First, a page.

Wednesday, August 13, 2014

Boy vs. Book: The Joseph Evans Story

Joseph Evans’ childhood in Cardiff, South Wales, was typical of most boys: video games, anime -- and reading?  Noooot so much.  Like most adolescent boys, reading languished near the bottom of Joseph’s “To Do” list -- if it made the list at all.   No big deal, right?  Well, at last check, guys like Joseph are scoring increasingly worse than girls every year on standardized reading tests.  They’re more likely to be held back and/or placed in special education classes, and they’re less likely than girls to go to college.


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So how, exactly, did Joseph go from statistically predictable “adolescent male non-reader” to published author of two well-received science fiction novels?  What sparked the metamorphosis? The Sustained Reader decided to hop online and make a virtual pest of herself at Waterstones, the Cardiff bookstore where our hero toils to support his reading and writing habit.
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Joseph and his proud mum



The Sustained Reader (TSR):  Joseph, once the school year begins, Language Arts teachers will face their yearly struggle with non-reading boys.  We need help!  Can you recall a particular event that sparked your change from reluctant reader to lifelong reader, novelist, and purveyor of books for young people?



Joseph Evans (JE):  Yes, I can pinpoint a very specific event!  As you mentioned, most of my childhood was spent addicted to videogames and anime.  Books just didn’t keep my attention. My mum, our school librarian at the time, was constantly on the lookout for something to interest me. 

One day, she saw a YA series called Broken Sky, by Chris Wooding, and immediately bought me the first book.  Why?  Because the cover illustrations were in a manga style.


This definitely got my interest.  Books I’d previously attempted to read had just felt old-fashioned, outdated, and irrelevant to me.  The authors always seemed to be preaching or teaching -- way too much like school!


Broken Sky blew me away:  immediate action, fast-paced plot, and characters I could relate to.  It felt so much like watching anime, I forgot I was reading a book!  For the first time, a book entertained rather than lectured, and I really appreciated that.  I wanted to be immersed in another world, and that’s exactly what happened.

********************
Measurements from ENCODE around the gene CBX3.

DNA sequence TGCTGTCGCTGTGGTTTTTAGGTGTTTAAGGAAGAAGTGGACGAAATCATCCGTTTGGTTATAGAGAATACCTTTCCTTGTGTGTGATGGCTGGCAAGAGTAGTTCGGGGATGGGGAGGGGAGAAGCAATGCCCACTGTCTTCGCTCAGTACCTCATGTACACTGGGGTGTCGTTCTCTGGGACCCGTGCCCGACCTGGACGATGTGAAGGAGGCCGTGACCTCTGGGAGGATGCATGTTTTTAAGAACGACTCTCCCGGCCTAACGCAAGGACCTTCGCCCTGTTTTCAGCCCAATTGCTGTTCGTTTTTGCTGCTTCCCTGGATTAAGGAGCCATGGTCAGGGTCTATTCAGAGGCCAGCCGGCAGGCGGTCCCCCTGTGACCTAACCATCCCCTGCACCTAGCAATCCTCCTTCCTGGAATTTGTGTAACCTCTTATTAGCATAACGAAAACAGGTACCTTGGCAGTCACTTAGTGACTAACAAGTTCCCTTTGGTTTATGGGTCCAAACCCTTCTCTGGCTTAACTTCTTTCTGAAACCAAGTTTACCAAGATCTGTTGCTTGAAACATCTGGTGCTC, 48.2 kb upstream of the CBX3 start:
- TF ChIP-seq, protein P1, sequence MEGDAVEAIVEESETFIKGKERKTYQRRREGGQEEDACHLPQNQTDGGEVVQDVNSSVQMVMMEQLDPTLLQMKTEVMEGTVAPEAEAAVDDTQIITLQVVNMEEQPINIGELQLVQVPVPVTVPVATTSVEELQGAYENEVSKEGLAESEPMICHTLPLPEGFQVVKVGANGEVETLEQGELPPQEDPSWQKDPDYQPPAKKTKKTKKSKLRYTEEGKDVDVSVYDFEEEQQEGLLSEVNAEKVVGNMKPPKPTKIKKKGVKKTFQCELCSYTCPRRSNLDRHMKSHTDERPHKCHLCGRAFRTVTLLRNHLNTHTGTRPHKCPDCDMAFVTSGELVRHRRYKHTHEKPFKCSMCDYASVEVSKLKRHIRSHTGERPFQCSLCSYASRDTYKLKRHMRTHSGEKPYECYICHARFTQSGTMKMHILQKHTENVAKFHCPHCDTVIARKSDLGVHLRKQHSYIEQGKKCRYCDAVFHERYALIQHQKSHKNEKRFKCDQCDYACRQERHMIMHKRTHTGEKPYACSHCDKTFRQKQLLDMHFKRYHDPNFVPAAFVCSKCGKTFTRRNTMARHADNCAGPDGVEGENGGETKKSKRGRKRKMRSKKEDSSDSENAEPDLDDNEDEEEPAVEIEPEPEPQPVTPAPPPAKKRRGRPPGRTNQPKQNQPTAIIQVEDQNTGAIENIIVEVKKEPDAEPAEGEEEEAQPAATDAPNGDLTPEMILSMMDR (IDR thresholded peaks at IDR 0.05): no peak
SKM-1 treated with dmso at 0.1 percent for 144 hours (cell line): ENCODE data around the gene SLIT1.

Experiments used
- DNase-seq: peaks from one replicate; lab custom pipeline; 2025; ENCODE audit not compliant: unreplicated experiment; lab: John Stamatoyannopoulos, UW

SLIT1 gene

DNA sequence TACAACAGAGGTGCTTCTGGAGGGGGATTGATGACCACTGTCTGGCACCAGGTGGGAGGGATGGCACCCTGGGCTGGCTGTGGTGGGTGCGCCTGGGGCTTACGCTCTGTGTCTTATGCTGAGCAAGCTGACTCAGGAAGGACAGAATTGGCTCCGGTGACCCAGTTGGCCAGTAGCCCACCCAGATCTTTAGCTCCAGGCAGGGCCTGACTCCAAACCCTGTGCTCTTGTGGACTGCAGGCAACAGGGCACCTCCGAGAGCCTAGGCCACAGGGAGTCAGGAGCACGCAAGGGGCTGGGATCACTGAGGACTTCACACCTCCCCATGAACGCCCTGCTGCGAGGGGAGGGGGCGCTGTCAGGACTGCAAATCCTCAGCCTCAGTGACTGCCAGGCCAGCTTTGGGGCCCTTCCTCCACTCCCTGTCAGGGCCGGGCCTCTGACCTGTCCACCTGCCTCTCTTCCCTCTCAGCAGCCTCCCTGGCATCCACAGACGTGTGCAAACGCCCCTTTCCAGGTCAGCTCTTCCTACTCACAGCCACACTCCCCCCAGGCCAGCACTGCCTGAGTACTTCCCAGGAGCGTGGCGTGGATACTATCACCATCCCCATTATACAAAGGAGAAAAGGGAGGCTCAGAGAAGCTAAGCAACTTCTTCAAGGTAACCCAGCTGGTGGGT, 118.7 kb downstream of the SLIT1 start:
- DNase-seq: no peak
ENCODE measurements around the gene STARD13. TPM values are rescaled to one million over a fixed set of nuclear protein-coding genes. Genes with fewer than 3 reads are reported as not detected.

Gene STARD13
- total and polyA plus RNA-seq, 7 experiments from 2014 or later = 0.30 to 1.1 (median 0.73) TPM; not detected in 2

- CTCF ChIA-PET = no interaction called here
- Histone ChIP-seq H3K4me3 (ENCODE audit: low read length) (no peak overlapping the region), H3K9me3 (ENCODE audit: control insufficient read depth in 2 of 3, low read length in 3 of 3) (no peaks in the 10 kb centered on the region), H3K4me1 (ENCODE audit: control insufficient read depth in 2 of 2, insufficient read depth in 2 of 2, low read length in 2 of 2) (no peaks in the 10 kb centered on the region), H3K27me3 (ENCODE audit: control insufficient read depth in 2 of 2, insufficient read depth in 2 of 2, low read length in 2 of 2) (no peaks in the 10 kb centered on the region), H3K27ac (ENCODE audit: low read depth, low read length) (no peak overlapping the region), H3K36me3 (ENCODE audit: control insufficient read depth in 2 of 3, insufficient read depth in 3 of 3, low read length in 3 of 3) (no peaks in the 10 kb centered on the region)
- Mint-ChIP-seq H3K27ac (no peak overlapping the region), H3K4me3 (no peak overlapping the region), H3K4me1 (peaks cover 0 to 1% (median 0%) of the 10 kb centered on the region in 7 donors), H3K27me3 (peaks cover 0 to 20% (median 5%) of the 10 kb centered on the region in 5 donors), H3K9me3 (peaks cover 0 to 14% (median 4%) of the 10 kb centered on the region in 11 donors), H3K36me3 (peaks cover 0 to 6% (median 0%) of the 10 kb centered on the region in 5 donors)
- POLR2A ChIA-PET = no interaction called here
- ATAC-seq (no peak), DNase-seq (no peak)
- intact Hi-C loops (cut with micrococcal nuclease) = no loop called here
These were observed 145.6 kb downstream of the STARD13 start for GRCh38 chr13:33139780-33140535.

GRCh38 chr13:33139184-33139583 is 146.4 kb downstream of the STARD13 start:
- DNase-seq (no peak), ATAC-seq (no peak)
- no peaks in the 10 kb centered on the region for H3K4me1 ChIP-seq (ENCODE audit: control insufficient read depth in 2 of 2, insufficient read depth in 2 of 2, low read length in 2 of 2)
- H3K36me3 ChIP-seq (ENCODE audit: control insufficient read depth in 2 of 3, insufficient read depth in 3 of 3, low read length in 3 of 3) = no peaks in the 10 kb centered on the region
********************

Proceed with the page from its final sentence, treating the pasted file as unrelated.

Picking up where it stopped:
Book Two of the series was the first book I ever bought with my own money.  In just a few weeks, I plowed through seven available books and found myself waiting impatiently for the release of books eight and nine.


After that, I was officially bitten by the reading bug and began devouring all of the popular children’s and teen books of the time: His Dark Materials, The Wind on Fire, Harry Potter, The Hobbit, The Lord of the Rings, Artemis Fowl.  You name it, and if I hadn’t read it, I was about to.

It only takes that one book to show reluctant readers the light.  My lifelong love of books began with that initial experience.

TSR:  So what advice do you have for the parents and teachers of reluctant readers?  What can WE do to light their fire for literacy?

JE:  My advice, from the perspective of a once reluctant boy, is to encourage them to read non-literary, non-classic books.  While working in the bookstore, I constantly see parents telling their kids off for picking up the latest Beast Quest, Diary of a Wimpy Kid, or Minecraft book because they consider them to be trash. This is the single most effective way of killing a child’s interest in reading.  Just yesterday, in Waterstones, a young girl picked up the biography of Markus Persson, the inventor of Minecraft, and was thoroughly interested in it until her mother ripped it out of her hands and, much to the girl’s dismay, dragged her to our children’s classics table.  This parental
hatred of “trash” destroys a passion for reading in many boys and girls. 


Fortunately, my mum didn’t have that prejudice against manga or anime, so here I am today with my love of books.


Parents, if your son is riveted by Diary of a Wimpy Kid, please encourage him to read the entire series, illustrations and all.  And whatever you do, don’t take it out of his hands and replace it with a copy of The Railway Children or The Wind in the Willows. If your child wants to read the biography of Markus Persson, please let her!

TSR:  Although many boys eventually grow into avid readers, very few can lay claim to the title of published author as well.  But in 2011, Joseph Evans published his first book, a science fiction novel titled City of the Falling Sky, which was followed in 2013 with The Trinity Awakening, the second in what is now called The Seckry Sequence.  Both books were written by Joseph for kids like Joseph, boys who just need to find that one book that hooks ‘em!  Maybe they're just the bait you need to reel in a few resistant readers this year.


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City of the Falling Sky: http://viewbook.at/cityfallingsky




Stay tuned for our next blog in which The Sustained Reader chats with Joseph Evans about his amazing journey from reluctant reader to published author.